Mind that Abides. Panpsychism in the new millennium
Edited by David Skrbina. University of Michigan at Dearborn
Advances in Consciousness Research, 75
Benjamins Publishing Company.
2009. xiv, 401 pp. John.
Panpsychism is the view that all things, living and nonliving, possess some mind like quality. It stands in sharp contrast to the traditional notion of mind as the property of humans and (perhaps) a few select ‘higher animals’. Though surprising at first glance, panpsychism has a long and noble history in both Western and Eastern thought. Overlooked by analytical, materialist philosophy for most of the 20th century, it is now experiencing a renaissance of sorts in several areas of inquiry. A number of recent books – including Skrbina’s Panpsychism in the West (2005) and Strawson et al’s Consciousness and its Place in Nature (2006) – have established panpsychism as respectable and viable. Mind That Abides builds on these works. It takes panpsychism to be a plausible theory of mind and then moves forward to work out the philosophical, psychological and ethical implications. With 17 contributors from a variety of fields, this book promises to mark a wholesale change in our philosophical outlook.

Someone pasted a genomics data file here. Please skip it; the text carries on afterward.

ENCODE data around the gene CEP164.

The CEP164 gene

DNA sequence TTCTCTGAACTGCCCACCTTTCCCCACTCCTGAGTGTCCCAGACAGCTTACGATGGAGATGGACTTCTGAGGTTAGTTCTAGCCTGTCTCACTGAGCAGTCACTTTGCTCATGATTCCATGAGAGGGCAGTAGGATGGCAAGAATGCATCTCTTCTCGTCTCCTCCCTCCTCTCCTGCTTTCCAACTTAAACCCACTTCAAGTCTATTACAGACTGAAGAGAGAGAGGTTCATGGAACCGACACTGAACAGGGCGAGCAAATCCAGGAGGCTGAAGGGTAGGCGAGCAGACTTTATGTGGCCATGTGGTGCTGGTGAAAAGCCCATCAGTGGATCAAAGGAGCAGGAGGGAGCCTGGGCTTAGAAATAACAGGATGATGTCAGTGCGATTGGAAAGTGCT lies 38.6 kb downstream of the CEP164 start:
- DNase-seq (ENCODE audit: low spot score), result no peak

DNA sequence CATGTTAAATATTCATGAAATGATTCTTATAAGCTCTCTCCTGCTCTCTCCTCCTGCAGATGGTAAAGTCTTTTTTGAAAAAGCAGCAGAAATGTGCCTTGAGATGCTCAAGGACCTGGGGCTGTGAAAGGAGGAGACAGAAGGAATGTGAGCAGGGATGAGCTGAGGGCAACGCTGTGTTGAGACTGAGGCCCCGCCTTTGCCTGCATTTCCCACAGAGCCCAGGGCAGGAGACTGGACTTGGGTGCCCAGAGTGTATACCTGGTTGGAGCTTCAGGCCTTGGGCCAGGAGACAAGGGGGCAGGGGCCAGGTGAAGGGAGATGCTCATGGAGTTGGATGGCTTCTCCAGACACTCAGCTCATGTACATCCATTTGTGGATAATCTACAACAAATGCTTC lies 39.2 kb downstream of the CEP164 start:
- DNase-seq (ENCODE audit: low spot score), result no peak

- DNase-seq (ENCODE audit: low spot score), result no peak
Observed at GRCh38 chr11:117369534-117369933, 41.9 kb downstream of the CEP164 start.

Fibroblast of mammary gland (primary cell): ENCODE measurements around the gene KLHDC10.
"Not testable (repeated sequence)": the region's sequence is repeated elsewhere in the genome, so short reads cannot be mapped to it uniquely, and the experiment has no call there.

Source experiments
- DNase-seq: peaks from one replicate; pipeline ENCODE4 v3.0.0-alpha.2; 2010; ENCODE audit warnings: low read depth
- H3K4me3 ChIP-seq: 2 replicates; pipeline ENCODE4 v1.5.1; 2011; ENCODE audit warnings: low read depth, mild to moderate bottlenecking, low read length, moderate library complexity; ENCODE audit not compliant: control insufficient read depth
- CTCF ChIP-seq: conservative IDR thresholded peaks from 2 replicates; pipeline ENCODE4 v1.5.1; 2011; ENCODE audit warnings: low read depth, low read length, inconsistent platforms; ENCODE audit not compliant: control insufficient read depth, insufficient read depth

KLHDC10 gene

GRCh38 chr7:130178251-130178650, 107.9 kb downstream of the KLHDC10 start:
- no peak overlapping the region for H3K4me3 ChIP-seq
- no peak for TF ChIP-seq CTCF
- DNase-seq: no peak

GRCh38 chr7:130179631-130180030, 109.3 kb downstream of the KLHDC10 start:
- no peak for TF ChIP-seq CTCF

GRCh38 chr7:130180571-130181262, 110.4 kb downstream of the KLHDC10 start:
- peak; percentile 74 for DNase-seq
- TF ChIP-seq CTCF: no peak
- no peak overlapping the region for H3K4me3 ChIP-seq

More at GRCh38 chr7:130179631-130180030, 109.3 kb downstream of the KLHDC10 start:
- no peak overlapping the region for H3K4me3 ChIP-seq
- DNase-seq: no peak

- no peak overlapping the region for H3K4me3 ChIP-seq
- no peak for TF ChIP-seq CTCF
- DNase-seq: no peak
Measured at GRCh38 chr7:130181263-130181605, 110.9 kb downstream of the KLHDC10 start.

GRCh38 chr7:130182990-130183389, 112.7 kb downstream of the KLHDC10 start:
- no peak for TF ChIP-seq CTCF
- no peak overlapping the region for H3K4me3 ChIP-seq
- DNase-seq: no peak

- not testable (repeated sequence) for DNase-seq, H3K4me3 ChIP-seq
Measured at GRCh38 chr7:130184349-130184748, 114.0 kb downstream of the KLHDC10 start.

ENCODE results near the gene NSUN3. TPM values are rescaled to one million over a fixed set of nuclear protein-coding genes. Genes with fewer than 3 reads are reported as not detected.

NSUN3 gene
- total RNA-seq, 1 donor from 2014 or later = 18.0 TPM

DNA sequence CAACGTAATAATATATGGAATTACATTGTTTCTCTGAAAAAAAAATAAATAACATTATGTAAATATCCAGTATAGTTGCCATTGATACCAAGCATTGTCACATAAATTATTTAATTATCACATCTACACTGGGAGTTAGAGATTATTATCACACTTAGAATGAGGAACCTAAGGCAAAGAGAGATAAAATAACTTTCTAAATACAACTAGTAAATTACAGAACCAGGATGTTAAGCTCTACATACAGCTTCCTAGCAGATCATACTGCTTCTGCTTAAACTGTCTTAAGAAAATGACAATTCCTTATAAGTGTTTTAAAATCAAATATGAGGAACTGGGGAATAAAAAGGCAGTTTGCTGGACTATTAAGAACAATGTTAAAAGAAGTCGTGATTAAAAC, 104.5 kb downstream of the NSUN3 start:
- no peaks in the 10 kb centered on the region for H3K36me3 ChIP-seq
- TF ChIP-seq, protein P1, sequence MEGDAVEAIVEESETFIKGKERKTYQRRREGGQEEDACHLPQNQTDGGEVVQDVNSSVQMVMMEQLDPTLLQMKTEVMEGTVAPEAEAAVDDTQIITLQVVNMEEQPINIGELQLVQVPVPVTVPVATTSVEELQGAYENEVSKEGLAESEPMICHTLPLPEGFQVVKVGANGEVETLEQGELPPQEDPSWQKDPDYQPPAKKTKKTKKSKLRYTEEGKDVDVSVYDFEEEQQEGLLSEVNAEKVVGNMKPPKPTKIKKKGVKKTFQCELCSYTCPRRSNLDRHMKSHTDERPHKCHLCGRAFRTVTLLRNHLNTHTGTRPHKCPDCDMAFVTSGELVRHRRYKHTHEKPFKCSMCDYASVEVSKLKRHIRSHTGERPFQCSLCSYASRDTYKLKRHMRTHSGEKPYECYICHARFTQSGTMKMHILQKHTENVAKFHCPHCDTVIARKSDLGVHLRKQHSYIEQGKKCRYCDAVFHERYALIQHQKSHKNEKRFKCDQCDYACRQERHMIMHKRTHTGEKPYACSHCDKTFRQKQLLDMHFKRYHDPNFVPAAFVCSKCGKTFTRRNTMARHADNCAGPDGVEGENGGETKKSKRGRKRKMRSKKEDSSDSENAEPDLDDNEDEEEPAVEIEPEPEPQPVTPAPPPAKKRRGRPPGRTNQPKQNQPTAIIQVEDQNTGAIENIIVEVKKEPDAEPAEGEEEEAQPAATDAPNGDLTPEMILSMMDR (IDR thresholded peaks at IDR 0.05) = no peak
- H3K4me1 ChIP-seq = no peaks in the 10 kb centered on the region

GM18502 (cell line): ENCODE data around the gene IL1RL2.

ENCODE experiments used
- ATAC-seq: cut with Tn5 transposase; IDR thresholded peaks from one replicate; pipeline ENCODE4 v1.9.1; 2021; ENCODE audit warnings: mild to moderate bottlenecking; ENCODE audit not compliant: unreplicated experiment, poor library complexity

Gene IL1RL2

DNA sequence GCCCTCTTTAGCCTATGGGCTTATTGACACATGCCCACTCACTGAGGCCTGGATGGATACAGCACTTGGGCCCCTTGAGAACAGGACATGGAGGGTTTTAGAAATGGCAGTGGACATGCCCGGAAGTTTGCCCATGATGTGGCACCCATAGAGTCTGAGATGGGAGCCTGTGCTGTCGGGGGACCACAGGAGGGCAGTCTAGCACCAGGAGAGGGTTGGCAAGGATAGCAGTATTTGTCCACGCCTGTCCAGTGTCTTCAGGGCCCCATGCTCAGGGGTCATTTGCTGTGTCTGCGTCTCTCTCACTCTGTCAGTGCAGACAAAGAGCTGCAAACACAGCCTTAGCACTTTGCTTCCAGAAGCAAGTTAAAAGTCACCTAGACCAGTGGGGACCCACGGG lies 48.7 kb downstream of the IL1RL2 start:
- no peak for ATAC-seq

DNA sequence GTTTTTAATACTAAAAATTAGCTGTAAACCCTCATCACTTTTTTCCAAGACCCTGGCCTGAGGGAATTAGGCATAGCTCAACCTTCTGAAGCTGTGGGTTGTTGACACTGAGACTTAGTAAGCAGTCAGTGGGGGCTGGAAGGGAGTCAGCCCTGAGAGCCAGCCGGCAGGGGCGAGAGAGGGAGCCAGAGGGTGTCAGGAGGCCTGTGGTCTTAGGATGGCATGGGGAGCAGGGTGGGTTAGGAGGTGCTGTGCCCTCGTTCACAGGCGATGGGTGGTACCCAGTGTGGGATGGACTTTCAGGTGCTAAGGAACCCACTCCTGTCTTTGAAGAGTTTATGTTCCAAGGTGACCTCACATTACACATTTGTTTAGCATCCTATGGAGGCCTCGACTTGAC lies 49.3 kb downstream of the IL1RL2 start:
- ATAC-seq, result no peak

Table of contents
Acknowledgements & dedication
1. Panpsychism in history: An overview
2. Realistic monism: Why physicalism entails panpsychism, and on the Sesmet theory of subjectivity
3. Halting the descent into panpsychism: A quantum thermofield theoretical perspective
4. Mind under matter
5. The conscious connection: A psycho-physical bridge between brain and pan-experiential quantum geometry
6. Can the panpsychist get around the combination problem?
7. Universal correlates of consciousness
8. Panpsychism, the Big-Bang-Argument, and the dignity of life
9. Back to Whitehead? Galen Strawson and the rediscovery of panpsychism
10. Does process externalism support panpsychism? The relational nature of the physical world as a foundation for the conscious mind
11. The dynamics of possession: An introduction to the sociology of Gabriel Tarde
12. Finite eventism
13. Zero-person and the psyche
14. “All things think:” Panpsychism and the metaphysics of nature
15. ‘Something there?’ James and Fechner meet in a Pluralistic Universe
16. Panpsychic presuppositions of Samkhya metaphysics
17. The awareness of rock: East-Asian understandings and implications
18. Why has the West failed to embrace panpsychism?
19. Minds, objects, and relations: Toward a dual-aspect ontology